The  garlic (and a squeeze of lemon juice) really complemented the mushrooms without overwhelming them, and the cream just held it all together. I cooked the shiitake mushrooms for longer than the shimeji and enoki, as the latter toughens up if cooked for too long; the different textures worked really well. I loved the flavours of the mushrooms; packed with umami, they were slightly nutty in flavour, and I found the shiitake (which, despite being relatively common now, I haven’t eaten many times before) were rich and earthy. When I tried the shiitake raw, I also, bizarrely, found their flavour to be very similar to blue cheese!

Altogether the exotic mushrooms worked really well with the creamy sauce and sourdough bread. It was the perfect treat: so simple, but a classic.

You hardly need a recipe for this but here goes:

Mushrooms on toast

Large knob of butter
1 garlic clove, minced
120g mushrooms
Squeeze of lemon juice
Splash of double cream
2 slices of sourdough or other bread
Handful of fresh flatleaf parsley, chopped

1. Heat the butter in a pan over a medium heat and gently cook the garlic for a few minutes. Add the mushrooms and cook for 5 minutes until soft and coloured. (If using enoki mushrooms like I did, cook them for only a few minutes otherwise they will toughen up.) Add the lemon juice and a splash of cream and warm through.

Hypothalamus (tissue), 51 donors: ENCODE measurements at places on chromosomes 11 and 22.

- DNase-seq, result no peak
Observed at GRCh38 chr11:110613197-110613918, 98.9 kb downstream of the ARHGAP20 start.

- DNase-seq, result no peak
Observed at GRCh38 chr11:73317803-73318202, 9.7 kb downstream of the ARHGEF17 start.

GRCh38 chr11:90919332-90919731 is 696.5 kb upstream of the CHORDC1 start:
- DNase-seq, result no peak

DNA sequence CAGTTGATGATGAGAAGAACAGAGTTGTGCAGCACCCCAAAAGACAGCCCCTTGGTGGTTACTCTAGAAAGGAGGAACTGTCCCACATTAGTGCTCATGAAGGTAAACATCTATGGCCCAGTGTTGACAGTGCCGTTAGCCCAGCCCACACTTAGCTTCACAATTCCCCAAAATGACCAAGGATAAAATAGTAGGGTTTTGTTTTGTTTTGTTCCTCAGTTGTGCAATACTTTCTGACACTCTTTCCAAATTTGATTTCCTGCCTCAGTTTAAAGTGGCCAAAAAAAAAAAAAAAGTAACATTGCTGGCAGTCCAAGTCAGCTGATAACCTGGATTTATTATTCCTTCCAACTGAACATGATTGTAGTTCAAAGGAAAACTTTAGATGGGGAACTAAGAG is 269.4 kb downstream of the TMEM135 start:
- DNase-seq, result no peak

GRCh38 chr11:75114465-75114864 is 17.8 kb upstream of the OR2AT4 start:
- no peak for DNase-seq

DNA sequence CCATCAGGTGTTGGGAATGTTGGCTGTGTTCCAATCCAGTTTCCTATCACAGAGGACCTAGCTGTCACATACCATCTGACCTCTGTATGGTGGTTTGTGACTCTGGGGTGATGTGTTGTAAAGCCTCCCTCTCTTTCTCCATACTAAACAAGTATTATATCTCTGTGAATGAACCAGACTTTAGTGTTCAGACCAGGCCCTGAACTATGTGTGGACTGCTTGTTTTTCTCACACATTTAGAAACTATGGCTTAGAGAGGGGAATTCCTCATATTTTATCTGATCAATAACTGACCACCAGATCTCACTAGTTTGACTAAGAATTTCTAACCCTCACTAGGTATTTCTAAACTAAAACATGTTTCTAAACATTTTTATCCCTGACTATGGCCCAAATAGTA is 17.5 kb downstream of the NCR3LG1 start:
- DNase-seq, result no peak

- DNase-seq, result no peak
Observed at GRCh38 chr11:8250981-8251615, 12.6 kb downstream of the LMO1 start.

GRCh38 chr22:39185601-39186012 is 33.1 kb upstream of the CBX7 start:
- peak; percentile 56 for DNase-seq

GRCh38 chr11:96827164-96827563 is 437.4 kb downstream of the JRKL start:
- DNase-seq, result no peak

2. Meanwhile, toast your bread.
3. Tip the creamy mushrooms onto the toasted bread, sprinkle over the parsley and enjoy!

Autumn treasures

The temperature has dropped, the wind is picking up and the leaves are beginning to turn – summer seems but a distant memory; autumn has well and truly arrived.
I have sadly neglected this blog over the summer, but with good reason; B. and I bought a house!
What with the buying process and wanting to decorate the house before we moved in, it took most of the summer to sort out. However, I am pleased to report that we are now all settled in and ready to get back to the serious business of cooking!
With the changing of the seasons comes a new exciting array of produce to cook with and help us get through winter: among them mushrooms, autumn berries and root vegetables.
My absolute favourite autumnal/winter vegetable has to be squash. For a start there are so many varieties: butternut, acorn, harlequin and yellow crookneck are just a few. They come in all different shapes, sizes and colours – true autumnal treasures.